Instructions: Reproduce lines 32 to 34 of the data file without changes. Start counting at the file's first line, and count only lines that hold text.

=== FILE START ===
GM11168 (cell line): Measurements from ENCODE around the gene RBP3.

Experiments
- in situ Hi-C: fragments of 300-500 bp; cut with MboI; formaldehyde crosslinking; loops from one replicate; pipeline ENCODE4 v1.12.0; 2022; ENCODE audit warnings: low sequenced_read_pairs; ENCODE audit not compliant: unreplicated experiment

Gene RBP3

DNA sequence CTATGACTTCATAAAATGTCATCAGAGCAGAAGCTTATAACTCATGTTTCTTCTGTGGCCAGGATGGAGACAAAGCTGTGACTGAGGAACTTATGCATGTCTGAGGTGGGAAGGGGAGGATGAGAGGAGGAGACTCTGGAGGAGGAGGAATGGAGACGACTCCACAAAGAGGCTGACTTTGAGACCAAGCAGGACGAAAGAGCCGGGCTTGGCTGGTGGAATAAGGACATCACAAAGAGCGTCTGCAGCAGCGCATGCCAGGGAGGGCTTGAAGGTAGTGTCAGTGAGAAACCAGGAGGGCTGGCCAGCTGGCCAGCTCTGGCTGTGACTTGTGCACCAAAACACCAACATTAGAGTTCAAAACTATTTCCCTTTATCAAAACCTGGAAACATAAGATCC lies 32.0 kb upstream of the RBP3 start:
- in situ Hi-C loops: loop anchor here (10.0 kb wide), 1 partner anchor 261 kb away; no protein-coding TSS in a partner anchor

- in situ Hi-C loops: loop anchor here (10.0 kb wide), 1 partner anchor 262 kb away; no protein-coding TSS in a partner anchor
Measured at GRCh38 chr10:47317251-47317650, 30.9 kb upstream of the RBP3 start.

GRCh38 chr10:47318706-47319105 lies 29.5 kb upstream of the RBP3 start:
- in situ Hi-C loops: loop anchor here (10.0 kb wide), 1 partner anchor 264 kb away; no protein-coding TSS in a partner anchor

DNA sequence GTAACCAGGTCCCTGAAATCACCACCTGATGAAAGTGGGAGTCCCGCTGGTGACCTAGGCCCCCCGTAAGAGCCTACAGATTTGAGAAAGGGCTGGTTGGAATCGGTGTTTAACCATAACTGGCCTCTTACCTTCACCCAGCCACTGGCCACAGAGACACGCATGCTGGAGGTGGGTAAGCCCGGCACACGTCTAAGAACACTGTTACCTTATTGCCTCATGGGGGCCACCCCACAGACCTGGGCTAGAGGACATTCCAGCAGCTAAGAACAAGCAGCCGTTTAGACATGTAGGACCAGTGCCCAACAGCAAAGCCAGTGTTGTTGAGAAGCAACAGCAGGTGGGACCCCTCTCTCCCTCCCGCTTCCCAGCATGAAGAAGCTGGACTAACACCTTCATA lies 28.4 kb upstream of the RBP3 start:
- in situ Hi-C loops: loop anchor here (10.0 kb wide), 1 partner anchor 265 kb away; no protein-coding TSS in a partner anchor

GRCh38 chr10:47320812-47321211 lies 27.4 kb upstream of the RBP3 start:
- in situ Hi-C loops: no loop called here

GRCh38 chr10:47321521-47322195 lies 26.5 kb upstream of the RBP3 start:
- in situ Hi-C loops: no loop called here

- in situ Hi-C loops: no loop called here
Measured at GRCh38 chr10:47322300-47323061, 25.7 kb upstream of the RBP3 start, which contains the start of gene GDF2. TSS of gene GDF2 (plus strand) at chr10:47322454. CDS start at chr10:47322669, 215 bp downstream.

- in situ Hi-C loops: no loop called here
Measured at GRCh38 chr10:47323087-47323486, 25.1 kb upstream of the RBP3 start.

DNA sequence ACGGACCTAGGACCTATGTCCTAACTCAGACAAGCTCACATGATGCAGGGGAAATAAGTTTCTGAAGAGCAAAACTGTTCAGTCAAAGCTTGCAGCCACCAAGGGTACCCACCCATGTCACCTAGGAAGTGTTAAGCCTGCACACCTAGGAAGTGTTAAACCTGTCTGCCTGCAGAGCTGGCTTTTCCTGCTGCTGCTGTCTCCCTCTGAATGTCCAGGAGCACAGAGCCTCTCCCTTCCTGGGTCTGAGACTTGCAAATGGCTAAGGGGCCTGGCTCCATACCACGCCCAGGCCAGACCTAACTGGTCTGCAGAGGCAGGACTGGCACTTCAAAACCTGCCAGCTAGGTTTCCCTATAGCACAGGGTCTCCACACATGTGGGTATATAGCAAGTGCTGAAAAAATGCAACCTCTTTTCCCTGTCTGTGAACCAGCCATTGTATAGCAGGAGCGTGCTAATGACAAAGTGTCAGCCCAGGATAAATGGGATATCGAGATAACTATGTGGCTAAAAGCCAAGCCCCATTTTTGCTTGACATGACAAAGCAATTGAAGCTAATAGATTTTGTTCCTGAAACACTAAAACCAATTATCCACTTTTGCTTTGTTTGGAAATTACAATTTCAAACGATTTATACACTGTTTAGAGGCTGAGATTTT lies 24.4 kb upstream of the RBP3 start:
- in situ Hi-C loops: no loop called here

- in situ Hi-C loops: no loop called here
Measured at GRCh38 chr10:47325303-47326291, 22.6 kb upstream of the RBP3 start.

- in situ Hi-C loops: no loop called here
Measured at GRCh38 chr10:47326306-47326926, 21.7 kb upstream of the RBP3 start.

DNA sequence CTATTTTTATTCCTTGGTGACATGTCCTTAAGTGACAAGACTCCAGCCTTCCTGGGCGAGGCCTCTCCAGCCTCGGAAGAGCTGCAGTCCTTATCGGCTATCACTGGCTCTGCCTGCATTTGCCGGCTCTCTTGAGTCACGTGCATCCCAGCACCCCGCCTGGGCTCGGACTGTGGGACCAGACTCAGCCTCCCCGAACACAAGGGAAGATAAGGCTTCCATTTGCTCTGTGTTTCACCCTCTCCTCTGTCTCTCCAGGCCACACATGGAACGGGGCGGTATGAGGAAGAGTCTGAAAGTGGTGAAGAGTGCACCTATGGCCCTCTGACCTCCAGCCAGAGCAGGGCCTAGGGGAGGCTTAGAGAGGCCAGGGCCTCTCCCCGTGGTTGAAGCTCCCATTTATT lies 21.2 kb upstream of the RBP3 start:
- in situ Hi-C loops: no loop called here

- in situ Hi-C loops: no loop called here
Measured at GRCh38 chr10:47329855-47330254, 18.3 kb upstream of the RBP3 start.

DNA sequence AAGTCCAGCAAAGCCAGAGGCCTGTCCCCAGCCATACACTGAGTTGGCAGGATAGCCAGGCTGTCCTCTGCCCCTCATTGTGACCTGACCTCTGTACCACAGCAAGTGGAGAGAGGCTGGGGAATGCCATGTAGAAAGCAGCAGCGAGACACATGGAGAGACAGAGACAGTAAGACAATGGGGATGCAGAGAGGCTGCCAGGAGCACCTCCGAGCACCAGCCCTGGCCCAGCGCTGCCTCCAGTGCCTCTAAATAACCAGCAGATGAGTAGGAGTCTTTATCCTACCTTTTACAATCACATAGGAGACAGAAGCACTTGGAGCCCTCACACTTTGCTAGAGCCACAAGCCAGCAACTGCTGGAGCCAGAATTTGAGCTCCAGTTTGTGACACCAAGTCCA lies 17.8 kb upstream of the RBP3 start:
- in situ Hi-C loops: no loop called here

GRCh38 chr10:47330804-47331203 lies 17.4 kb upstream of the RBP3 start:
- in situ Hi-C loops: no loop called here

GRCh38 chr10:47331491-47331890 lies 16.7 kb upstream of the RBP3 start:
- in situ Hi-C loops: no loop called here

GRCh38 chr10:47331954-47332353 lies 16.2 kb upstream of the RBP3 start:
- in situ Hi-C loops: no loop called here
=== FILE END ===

- in situ Hi-C loops: no loop called here

GRCh38 chr10:47330804-47331203 lies 17.4 kb upstream of the RBP3 start:
- in situ Hi-C loops: no loop called here